I’m not always able to work at full capacity. It’s important for me to be honest with myself about that. I am a social entrepreneur because I consistently show up. Not because I’m good at it, not because I can raise millions of dollars over night or that I have some outrageous following. I’m a social entrepreneur because I consistently care, show up, and adapt.
I’m no business guru but I know that burn out is a huge issue in the non profit sector. According to Tiloma Jayasinghe who wrote an article Avoiding Burnout and Preserving Movement Leadership in the Nonprofit Quarterly
Nonprofit executives in particular face a high risk of burning out, and this is even more true for leaders of color
Further in the article she gives advice on how to manage yourself while you’re burned out. She says “do the things that feel selfish and indulgent.” I believe self care in nonprofit work is a necessity for sustainability. Burn out can cause all sorts of negative feelings, emotional and physical both of which if unchecked can lead to suicidal thoughts and ideations or ultimately suicide.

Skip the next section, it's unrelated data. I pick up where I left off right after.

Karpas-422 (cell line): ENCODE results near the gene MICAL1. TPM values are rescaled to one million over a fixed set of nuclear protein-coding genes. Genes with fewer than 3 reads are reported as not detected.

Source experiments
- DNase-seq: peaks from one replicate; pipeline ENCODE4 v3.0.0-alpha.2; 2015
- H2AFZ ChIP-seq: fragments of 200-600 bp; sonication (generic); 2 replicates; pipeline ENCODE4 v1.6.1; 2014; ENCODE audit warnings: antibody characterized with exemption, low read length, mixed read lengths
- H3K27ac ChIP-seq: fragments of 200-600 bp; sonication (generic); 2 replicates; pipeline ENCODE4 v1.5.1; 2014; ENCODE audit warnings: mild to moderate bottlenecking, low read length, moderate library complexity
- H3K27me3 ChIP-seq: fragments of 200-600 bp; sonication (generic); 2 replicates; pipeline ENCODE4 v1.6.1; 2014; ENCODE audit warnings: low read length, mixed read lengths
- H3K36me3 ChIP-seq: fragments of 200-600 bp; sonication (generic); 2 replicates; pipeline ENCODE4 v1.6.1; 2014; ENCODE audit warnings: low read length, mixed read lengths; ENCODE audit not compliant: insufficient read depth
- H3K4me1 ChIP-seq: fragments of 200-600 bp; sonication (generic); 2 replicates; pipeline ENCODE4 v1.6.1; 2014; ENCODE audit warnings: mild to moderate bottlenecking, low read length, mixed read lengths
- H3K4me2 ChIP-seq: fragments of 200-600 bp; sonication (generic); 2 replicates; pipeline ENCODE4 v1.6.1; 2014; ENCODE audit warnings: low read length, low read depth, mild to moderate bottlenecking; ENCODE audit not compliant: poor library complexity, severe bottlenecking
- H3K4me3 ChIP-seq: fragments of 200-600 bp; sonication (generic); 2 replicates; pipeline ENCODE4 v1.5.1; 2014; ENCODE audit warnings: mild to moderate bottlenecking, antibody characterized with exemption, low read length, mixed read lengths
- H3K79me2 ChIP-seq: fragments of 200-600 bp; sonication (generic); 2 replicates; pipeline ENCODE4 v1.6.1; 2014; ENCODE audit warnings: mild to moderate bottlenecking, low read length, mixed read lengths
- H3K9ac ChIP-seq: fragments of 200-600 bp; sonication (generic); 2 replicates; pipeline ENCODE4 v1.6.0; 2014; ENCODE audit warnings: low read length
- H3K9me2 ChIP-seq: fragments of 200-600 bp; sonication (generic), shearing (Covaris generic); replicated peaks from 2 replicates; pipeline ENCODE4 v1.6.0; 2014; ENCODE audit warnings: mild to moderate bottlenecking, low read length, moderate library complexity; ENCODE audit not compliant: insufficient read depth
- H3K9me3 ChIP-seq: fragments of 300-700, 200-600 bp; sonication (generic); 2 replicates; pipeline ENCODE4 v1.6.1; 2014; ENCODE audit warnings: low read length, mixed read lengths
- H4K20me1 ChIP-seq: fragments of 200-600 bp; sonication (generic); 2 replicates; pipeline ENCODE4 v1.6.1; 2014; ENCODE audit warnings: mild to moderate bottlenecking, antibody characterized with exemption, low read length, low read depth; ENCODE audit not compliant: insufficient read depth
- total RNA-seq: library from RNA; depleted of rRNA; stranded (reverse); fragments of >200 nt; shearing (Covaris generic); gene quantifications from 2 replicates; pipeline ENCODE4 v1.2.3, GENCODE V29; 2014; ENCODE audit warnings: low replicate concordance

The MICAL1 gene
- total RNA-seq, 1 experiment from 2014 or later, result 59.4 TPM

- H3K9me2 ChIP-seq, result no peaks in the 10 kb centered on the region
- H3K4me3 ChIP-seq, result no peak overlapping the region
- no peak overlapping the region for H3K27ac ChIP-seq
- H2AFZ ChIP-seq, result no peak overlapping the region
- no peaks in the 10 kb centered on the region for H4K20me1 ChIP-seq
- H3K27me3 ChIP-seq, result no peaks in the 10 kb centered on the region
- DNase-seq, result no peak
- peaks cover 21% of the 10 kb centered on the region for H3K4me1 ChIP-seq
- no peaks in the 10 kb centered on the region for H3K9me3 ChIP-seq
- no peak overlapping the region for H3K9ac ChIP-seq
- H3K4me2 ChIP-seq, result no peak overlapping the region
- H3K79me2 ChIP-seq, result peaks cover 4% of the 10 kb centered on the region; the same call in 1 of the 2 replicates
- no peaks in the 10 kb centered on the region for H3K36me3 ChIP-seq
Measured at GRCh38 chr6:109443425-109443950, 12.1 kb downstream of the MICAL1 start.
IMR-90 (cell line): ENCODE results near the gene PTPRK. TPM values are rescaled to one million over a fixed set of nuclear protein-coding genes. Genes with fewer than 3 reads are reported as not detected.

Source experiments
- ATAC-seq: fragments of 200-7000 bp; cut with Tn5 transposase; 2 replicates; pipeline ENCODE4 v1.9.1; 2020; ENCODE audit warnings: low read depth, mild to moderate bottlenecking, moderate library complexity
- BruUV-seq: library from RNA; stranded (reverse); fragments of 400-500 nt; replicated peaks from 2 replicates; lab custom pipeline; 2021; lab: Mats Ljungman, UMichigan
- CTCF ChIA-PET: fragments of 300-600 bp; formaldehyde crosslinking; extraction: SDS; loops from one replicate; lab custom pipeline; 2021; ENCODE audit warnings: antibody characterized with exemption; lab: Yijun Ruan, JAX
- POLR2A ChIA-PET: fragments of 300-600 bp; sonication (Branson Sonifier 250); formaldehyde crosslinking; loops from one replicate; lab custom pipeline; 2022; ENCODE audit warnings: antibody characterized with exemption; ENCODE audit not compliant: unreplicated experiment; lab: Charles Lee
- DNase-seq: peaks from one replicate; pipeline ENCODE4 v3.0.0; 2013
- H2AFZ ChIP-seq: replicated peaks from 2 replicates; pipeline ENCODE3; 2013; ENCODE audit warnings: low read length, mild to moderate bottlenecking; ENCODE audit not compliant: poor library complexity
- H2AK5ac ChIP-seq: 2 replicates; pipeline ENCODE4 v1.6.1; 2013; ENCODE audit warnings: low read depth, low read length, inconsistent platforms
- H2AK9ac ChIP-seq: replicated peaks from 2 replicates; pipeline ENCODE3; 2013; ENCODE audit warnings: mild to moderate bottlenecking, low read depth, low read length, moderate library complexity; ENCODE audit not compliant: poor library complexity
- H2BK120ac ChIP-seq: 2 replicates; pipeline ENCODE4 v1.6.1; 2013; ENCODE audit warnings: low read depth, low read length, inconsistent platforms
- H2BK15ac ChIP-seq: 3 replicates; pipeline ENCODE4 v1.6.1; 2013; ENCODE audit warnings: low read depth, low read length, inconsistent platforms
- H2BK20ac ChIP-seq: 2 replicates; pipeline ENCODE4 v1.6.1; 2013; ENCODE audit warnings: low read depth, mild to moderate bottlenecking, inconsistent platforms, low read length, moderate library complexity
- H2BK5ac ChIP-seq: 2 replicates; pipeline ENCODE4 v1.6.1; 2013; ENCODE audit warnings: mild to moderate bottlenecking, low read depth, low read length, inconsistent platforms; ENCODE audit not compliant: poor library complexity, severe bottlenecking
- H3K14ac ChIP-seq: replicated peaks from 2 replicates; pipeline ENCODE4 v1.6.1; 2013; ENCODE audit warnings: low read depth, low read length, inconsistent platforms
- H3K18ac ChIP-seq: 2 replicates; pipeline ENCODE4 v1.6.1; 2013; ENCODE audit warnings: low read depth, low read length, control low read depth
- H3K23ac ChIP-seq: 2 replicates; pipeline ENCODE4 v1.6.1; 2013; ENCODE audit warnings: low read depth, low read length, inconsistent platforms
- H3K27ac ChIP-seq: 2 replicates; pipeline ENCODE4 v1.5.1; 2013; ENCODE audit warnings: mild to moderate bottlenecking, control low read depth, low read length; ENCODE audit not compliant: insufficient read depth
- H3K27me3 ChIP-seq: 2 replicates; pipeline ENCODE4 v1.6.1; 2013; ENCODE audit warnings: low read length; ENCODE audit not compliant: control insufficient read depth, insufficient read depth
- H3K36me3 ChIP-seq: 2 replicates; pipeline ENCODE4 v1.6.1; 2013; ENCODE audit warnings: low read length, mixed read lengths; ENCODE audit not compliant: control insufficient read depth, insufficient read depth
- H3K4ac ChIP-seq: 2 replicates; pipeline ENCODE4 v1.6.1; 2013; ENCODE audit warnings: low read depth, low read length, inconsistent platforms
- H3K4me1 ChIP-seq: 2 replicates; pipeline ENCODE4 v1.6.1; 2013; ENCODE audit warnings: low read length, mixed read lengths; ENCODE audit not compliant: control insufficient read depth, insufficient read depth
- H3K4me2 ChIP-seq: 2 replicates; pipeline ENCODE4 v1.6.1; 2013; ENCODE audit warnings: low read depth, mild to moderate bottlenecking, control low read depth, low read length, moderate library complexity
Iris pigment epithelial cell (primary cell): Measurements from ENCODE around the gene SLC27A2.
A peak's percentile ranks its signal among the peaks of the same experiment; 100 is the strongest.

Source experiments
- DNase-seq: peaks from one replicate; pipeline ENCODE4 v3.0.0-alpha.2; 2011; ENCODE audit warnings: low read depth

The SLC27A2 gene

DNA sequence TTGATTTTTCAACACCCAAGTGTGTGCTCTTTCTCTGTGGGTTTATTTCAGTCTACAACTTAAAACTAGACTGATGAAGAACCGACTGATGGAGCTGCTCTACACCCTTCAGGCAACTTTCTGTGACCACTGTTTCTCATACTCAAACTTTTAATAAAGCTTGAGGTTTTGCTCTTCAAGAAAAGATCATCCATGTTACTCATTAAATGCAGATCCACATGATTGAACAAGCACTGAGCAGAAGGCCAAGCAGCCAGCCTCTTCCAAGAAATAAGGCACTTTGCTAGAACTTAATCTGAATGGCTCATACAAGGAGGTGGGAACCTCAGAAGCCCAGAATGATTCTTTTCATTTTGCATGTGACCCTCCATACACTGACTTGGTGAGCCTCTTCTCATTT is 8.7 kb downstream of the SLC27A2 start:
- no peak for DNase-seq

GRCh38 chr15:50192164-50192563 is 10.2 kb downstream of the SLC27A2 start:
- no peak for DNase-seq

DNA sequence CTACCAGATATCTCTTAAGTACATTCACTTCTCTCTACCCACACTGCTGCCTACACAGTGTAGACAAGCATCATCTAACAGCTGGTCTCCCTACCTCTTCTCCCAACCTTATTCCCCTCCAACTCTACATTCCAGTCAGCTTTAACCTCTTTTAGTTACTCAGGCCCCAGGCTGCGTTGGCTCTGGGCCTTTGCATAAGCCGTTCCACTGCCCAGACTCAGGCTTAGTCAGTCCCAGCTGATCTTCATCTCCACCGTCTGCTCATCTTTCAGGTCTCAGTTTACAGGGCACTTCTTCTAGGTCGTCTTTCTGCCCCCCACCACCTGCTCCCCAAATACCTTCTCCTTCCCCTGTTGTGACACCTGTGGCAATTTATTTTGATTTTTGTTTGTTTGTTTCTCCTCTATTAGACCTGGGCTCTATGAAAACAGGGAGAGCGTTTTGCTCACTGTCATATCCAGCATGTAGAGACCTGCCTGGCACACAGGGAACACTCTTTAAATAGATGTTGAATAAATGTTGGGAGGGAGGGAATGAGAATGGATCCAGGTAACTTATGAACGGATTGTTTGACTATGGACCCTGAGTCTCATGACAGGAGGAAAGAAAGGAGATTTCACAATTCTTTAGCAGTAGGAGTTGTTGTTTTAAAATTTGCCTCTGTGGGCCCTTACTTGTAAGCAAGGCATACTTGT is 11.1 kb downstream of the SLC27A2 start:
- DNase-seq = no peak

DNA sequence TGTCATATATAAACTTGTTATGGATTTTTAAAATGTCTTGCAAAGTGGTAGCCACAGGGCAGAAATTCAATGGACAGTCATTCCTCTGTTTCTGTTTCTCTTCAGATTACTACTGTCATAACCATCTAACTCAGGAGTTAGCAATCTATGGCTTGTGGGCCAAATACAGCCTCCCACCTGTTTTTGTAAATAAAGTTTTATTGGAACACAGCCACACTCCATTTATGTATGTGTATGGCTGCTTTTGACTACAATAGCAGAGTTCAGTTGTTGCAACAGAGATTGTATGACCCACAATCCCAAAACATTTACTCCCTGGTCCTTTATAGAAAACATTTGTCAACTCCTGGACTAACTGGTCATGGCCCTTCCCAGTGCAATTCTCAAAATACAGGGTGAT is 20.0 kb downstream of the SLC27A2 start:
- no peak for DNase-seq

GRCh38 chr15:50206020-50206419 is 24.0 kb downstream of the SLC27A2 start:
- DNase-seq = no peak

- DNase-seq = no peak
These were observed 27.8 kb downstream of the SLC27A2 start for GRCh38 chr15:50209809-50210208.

Consequently, about 30 percent of nonprofit workers are burned out, with an additional 20 percent in danger of burning out. That’s 50 percent of the nonprofit workforce at the end, or near the end of their tether. That’s half of the humans who drive this nation’s third-largest employment sector not being able to sustain a long-term career without compromising their health, resilience, and security.
I need reminders sometimes about why it’s ok to work daily in small steps. I hope that someone else will use this reminder and be gentle on themselves. We don’t need to consistently work at full capacity. We just need to work consistently. When you understand that building a business takes time, you save space for the finished product.